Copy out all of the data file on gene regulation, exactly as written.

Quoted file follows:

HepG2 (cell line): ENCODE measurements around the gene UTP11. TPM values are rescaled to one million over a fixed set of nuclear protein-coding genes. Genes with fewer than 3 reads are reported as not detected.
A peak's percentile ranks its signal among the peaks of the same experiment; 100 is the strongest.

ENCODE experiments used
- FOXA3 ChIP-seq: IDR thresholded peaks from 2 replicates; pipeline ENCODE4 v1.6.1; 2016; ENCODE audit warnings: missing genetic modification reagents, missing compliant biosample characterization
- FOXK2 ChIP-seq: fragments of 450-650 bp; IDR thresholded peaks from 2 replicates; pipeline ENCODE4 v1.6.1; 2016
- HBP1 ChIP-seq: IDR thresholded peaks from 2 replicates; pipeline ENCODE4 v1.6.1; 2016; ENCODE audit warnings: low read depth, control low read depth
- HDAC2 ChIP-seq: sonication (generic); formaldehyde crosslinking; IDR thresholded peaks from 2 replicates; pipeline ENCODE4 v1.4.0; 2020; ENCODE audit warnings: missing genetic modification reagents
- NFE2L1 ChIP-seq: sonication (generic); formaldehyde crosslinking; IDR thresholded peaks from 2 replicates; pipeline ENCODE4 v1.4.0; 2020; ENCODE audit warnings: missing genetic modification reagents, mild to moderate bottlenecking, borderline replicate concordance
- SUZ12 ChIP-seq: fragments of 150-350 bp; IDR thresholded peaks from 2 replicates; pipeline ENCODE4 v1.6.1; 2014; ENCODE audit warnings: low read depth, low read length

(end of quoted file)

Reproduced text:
HepG2 (cell line): ENCODE measurements around the gene UTP11. TPM values are rescaled to one million over a fixed set of nuclear protein-coding genes. Genes with fewer than 3 reads are reported as not detected.
A peak's percentile ranks its signal among the peaks of the same experiment; 100 is the strongest.

ENCODE experiments used
- FOXA3 ChIP-seq: IDR thresholded peaks from 2 replicates; pipeline ENCODE4 v1.6.1; 2016; ENCODE audit warnings: missing genetic modification reagents, missing compliant biosample characterization
- FOXK2 ChIP-seq: fragments of 450-650 bp; IDR thresholded peaks from 2 replicates; pipeline ENCODE4 v1.6.1; 2016
- HBP1 ChIP-seq: IDR thresholded peaks from 2 replicates; pipeline ENCODE4 v1.6.1; 2016; ENCODE audit warnings: low read depth, control low read depth
- HDAC2 ChIP-seq: sonication (generic); formaldehyde crosslinking; IDR thresholded peaks from 2 replicates; pipeline ENCODE4 v1.4.0; 2020; ENCODE audit warnings: missing genetic modification reagents
- NFE2L1 ChIP-seq: sonication (generic); formaldehyde crosslinking; IDR thresholded peaks from 2 replicates; pipeline ENCODE4 v1.4.0; 2020; ENCODE audit warnings: missing genetic modification reagents, mild to moderate bottlenecking, borderline replicate concordance
- SUZ12 ChIP-seq: fragments of 150-350 bp; IDR thresholded peaks from 2 replicates; pipeline ENCODE4 v1.6.1; 2014; ENCODE audit warnings: low read depth, low read length